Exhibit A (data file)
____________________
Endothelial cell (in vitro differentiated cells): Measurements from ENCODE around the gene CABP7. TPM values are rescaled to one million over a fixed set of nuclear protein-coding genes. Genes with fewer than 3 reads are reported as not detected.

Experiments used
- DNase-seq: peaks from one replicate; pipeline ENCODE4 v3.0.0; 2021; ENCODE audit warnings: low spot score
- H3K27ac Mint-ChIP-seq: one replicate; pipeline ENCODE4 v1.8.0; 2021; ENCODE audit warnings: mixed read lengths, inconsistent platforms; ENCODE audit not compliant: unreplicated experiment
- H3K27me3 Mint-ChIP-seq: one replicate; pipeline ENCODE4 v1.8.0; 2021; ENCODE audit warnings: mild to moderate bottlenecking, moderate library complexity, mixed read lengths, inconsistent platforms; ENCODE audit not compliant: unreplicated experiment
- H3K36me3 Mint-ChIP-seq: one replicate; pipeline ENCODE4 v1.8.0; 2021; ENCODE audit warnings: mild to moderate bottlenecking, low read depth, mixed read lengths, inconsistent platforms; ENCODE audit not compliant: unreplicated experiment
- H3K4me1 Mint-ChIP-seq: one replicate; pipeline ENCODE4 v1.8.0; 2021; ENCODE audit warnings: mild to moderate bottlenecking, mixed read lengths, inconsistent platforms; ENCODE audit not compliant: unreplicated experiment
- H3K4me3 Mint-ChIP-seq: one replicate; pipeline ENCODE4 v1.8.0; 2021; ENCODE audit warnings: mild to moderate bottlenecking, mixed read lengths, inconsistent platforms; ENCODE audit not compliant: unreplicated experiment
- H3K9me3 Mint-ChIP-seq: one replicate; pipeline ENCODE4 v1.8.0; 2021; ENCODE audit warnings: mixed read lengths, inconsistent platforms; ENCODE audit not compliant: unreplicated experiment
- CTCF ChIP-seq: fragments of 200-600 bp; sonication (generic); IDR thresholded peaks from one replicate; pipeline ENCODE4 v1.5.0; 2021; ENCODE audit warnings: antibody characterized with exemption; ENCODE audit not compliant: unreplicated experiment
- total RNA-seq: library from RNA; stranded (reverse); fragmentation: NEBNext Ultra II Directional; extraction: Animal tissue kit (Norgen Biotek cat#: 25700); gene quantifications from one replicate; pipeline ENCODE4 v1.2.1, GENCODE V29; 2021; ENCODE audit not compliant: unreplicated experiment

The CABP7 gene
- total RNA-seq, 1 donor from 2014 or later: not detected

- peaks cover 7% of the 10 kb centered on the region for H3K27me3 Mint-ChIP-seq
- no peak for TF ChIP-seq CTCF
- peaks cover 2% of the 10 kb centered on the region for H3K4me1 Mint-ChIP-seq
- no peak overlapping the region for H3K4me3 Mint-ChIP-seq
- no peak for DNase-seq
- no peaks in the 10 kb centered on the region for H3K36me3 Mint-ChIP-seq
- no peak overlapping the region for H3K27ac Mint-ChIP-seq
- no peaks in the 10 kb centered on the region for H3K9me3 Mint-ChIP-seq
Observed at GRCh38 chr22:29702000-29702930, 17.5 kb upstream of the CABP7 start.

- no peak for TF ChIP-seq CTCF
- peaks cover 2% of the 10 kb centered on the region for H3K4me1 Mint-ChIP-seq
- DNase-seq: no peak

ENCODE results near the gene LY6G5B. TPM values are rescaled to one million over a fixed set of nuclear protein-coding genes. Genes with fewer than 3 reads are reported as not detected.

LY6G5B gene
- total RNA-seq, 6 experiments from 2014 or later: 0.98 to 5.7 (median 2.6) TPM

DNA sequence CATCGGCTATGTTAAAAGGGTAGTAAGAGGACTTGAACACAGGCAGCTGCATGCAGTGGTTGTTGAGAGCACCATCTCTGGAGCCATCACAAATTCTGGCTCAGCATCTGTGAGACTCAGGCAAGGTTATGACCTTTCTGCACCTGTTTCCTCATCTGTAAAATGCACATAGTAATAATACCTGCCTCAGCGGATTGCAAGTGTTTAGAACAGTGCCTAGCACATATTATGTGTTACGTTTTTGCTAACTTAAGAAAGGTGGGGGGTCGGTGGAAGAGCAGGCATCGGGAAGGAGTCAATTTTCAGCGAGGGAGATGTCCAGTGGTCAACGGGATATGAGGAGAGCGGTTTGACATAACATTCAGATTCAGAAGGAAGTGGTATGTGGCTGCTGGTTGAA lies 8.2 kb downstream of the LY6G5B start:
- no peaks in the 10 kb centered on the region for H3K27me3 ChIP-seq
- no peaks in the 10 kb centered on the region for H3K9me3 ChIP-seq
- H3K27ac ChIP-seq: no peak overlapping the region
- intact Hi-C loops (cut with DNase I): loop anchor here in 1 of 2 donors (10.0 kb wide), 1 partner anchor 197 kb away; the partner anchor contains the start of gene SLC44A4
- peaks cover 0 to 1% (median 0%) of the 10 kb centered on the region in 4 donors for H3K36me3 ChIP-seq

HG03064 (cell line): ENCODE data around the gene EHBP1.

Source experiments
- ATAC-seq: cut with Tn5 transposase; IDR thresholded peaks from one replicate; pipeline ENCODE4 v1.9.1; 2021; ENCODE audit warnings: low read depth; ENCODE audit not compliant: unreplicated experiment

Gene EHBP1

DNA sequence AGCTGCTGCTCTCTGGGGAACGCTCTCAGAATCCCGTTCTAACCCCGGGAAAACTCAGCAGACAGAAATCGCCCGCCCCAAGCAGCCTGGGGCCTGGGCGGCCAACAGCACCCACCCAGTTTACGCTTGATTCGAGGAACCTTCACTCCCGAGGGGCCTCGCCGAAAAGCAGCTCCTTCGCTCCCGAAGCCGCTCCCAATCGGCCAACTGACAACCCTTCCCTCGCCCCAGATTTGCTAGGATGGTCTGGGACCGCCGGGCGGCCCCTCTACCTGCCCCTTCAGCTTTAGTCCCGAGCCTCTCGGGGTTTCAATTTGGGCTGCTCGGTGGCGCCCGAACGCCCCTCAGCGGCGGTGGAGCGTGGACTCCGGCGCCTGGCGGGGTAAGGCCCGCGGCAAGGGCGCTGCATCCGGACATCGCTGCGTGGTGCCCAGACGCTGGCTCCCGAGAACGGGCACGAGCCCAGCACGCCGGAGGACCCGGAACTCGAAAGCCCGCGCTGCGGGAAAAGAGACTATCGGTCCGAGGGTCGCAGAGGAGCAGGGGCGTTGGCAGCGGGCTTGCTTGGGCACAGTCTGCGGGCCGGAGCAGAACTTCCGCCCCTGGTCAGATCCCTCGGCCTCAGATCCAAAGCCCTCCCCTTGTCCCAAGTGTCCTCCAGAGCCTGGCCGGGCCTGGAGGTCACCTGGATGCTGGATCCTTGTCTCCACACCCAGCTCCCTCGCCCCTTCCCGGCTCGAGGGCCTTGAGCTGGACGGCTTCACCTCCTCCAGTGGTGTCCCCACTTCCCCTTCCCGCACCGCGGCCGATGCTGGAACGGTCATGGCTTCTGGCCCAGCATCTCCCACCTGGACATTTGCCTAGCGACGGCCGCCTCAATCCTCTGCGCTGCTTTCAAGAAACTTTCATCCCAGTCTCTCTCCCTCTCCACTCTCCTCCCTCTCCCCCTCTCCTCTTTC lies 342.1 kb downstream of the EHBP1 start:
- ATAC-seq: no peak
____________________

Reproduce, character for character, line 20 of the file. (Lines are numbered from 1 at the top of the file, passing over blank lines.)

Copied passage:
- no peak overlapping the region for H3K27ac Mint-ChIP-seq